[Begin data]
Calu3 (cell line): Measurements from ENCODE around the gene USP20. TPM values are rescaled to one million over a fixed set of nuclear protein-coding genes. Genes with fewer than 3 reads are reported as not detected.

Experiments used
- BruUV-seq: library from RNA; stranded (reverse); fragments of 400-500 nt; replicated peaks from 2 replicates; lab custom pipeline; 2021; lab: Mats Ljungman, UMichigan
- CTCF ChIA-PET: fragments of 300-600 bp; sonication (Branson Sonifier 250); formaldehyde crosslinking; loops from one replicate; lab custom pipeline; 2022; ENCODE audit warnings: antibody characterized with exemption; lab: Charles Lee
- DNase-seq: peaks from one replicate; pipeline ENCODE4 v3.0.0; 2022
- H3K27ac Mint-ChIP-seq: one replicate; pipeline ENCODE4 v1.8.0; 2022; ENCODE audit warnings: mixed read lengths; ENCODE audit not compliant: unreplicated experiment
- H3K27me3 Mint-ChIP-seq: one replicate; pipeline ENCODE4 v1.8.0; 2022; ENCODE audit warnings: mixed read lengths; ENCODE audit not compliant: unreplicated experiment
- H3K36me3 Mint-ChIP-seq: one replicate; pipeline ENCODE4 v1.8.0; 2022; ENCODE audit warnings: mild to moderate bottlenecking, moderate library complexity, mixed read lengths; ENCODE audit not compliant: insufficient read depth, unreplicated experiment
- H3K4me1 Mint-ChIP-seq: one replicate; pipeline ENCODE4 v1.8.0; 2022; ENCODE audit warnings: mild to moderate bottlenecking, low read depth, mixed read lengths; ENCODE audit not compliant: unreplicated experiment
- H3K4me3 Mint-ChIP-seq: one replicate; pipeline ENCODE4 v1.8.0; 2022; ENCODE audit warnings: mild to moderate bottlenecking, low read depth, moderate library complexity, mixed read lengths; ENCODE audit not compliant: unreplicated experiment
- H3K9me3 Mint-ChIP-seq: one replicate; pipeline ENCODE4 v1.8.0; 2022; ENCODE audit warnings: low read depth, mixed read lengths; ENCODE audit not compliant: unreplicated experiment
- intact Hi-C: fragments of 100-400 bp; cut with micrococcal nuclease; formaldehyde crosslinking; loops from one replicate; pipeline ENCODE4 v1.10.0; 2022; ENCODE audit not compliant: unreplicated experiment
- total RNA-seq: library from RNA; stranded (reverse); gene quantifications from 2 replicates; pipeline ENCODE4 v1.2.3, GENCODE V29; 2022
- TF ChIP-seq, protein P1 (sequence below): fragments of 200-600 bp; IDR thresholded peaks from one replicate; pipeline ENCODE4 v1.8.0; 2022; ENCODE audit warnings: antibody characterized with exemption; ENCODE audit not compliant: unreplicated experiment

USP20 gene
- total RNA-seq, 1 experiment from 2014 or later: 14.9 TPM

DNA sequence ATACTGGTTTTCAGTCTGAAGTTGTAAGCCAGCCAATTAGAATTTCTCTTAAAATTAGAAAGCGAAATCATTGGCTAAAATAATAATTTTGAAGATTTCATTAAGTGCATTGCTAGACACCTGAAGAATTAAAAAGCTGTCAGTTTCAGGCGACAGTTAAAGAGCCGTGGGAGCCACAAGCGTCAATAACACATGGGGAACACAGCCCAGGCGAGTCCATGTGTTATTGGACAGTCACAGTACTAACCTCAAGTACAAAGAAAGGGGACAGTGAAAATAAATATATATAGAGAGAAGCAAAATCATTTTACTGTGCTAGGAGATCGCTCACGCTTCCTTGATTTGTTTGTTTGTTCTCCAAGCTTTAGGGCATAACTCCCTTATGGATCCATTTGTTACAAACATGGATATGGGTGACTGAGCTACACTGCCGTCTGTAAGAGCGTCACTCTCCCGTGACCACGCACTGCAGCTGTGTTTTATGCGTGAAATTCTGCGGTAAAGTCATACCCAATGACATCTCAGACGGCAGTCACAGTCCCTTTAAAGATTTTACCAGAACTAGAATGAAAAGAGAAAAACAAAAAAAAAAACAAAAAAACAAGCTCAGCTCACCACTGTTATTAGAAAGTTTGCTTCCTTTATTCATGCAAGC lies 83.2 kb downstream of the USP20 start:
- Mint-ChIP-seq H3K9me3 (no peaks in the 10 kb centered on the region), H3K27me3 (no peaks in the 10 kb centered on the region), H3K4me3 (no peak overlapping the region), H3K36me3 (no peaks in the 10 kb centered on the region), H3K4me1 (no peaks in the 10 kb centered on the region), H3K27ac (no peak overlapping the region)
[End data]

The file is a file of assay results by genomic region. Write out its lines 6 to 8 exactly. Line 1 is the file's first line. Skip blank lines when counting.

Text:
- H3K27ac Mint-ChIP-seq: one replicate; pipeline ENCODE4 v1.8.0; 2022; ENCODE audit warnings: mixed read lengths; ENCODE audit not compliant: unreplicated experiment
- H3K27me3 Mint-ChIP-seq: one replicate; pipeline ENCODE4 v1.8.0; 2022; ENCODE audit warnings: mixed read lengths; ENCODE audit not compliant: unreplicated experiment
- H3K36me3 Mint-ChIP-seq: one replicate; pipeline ENCODE4 v1.8.0; 2022; ENCODE audit warnings: mild to moderate bottlenecking, moderate library complexity, mixed read lengths; ENCODE audit not compliant: insufficient read depth, unreplicated experiment